As one motors through these ripe and beautiful towns and through the rich valleys that link them—it is a smiling land abounding in old castles and villas, Vicenza is a rich museum of Palladio’s architecture and Bassano is full of irreplaceable painted buildings—one feels that the things was a narrow escape, but from the military point of view it was merely an insane escapade. The Austrians had behind them—and some way behind them—one little strangulated railway and no good pass road; their right was held at Pasubio, their left was similarly bent back. In front of them was between twice and three times their number of first class troops, with an unlimited equipment. If they had surmounted that last mountain crest they would have come down to almost certain destruction in the plain. They could never have got back. For a time it was said that General Cadorna considered that possibility. From the point of view of purely military considerations, the Trentino offensive should perhaps have ended in the capitulation of Vicenza.
I will confess I am glad it did not do so. This tour of the fronts has made me very sad and weary with a succession of ruins. I can bear no more ruins unless they are the ruins of Dusseldorf, Cologne, Berlin, or suchlike modern German city. Anxious as I am to be a systematic Philistine, to express my preference for Marinetti over the Florentine British and generally to antagonise aesthetic prigs, I rejoiced over that sunlit land as one might rejoice over a child saved from beasts.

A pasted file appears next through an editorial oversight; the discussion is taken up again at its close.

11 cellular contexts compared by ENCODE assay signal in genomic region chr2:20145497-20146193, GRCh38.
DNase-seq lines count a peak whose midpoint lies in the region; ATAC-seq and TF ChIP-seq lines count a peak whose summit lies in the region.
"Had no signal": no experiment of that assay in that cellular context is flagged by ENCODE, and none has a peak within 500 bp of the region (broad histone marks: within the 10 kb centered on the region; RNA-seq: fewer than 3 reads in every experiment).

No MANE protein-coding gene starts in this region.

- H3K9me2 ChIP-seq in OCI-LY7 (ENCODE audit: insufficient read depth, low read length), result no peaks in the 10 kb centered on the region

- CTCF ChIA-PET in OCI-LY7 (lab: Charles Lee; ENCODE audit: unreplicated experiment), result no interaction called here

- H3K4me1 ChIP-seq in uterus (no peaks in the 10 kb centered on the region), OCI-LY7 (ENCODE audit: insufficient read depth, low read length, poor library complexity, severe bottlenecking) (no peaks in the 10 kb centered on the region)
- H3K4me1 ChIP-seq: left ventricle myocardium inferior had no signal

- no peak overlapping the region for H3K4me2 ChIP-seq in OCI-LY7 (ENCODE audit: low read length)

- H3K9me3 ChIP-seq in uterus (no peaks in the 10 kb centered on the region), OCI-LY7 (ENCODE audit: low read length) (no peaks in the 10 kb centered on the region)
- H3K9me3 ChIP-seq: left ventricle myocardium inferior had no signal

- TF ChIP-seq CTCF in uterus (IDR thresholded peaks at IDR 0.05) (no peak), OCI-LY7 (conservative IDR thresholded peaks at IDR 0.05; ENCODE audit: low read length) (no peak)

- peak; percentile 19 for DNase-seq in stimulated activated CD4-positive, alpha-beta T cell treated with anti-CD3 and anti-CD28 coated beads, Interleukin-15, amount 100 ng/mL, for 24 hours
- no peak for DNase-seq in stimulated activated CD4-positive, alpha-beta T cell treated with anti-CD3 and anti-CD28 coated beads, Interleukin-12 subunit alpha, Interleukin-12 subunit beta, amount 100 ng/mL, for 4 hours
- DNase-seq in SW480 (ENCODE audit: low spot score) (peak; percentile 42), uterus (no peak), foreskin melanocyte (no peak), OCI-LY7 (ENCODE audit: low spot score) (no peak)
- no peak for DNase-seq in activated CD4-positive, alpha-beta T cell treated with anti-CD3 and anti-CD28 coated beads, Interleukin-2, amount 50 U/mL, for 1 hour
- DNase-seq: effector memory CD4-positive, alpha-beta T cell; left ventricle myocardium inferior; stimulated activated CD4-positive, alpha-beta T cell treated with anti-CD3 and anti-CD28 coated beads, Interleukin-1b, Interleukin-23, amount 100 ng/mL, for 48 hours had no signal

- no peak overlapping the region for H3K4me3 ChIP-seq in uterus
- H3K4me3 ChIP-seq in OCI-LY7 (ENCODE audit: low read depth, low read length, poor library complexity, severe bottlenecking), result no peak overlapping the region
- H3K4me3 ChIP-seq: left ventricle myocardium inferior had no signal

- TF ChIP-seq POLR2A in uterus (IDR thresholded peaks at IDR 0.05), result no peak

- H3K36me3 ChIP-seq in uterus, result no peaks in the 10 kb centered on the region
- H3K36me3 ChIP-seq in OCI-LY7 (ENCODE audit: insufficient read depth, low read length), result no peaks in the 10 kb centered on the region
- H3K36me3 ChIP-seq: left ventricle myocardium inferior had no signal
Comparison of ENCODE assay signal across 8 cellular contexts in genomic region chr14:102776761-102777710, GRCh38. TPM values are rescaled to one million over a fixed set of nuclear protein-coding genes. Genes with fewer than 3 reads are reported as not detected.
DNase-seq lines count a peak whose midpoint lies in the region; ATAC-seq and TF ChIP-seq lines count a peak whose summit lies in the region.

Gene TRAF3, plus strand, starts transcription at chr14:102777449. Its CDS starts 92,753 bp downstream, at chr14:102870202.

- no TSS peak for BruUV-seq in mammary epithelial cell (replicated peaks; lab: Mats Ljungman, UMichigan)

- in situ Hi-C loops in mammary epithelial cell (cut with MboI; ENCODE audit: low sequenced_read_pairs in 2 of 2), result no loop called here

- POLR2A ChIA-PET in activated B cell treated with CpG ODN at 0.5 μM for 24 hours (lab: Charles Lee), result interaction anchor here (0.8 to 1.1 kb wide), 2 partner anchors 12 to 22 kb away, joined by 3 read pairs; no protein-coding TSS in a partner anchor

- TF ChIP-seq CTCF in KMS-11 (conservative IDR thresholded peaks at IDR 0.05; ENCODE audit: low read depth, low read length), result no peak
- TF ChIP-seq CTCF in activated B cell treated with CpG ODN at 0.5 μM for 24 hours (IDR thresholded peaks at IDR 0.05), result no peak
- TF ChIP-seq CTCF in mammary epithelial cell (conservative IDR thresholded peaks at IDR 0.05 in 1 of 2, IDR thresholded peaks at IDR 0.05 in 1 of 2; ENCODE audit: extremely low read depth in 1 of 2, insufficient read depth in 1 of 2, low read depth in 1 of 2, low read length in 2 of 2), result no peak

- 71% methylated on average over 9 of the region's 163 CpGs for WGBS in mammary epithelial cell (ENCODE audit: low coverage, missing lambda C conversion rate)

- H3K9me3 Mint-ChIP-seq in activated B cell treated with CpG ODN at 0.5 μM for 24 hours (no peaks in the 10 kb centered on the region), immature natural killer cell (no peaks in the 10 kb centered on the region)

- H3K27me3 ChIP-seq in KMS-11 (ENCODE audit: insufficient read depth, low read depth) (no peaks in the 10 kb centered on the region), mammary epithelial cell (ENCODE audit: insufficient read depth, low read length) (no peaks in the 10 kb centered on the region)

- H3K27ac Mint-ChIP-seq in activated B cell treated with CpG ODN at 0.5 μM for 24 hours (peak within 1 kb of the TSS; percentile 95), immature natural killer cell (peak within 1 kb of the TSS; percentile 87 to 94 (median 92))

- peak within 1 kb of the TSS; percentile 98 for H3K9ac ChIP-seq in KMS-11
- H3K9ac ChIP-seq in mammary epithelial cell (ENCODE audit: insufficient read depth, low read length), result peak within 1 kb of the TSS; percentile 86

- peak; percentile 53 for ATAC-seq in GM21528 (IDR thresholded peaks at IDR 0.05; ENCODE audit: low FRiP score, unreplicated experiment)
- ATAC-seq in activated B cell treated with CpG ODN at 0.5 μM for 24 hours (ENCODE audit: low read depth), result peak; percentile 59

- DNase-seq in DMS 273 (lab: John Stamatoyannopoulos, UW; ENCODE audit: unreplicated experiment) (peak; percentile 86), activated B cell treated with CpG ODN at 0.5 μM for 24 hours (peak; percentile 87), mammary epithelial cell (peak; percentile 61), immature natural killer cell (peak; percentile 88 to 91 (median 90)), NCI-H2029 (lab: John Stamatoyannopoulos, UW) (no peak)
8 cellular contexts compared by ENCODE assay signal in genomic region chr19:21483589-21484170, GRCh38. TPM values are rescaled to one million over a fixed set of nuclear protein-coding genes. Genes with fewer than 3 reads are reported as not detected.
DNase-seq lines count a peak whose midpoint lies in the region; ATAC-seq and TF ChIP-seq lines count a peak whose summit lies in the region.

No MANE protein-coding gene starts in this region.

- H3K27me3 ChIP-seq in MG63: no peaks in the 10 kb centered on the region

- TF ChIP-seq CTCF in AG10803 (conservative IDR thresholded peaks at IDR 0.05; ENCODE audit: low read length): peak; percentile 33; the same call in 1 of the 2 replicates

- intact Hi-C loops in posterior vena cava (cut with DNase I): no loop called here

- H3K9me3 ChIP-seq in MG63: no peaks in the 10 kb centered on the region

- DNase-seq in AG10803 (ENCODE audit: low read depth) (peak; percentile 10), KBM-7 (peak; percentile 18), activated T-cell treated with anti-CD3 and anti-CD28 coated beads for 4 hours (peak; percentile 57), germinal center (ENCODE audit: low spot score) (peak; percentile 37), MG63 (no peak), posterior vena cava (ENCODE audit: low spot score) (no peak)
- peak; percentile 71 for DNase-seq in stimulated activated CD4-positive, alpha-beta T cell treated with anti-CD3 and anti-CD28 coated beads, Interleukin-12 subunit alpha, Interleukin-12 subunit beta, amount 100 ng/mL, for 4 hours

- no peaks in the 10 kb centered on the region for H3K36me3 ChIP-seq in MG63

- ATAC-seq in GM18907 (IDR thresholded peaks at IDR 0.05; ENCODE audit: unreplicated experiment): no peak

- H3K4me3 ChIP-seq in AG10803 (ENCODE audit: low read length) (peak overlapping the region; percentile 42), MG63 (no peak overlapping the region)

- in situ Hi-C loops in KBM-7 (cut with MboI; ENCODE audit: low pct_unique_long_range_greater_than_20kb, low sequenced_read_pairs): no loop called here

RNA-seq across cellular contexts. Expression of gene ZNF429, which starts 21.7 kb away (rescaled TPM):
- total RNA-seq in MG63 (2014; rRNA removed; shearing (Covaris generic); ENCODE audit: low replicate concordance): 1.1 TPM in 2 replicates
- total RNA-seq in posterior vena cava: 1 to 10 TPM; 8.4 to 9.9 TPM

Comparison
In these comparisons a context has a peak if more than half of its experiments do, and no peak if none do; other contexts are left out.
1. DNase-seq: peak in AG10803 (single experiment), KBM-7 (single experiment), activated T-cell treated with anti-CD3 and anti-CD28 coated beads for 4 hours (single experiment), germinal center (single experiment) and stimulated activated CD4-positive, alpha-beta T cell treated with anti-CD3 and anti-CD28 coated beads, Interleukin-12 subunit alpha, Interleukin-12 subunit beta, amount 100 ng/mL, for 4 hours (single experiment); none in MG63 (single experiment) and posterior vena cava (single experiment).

On the hills beyond Schio I walked out through the embrasure of a big gun in a rock gallery, and saw the highest points upon the hillside to which the Austrian infantry clambered in their futile last attacks. Below me were the ruins of Arsiero and Velo d’Astico recovered, and across the broad valley rose Monte Cimone with the Italian trenches upon its crest and the Austrians a little below to the north. A very considerable bombardment was going on and it reverberated finely. (It is only among mountains that one hears anything that one can call the thunder of guns. The heaviest bombardments I heard in France sounded merely like Brock’s benefit on a much large scale, and disappointed me extremely.) As I sat and listened to the uproar and watched the shells burst on Cimone and far away up the valley over Castelletto above Pedescala, Captain Pirelli pointed out the position of the Austrian frontier. I doubt if the English people realise that the utmost depth to which this great Trentino offensive, which exhausted Austria, wasted the flower of the Hungarian army and led directly to the Galician disasters and the intervention of Rumania, penetrated into Italian territory was about six miles.
III. BEHIND THE FRONT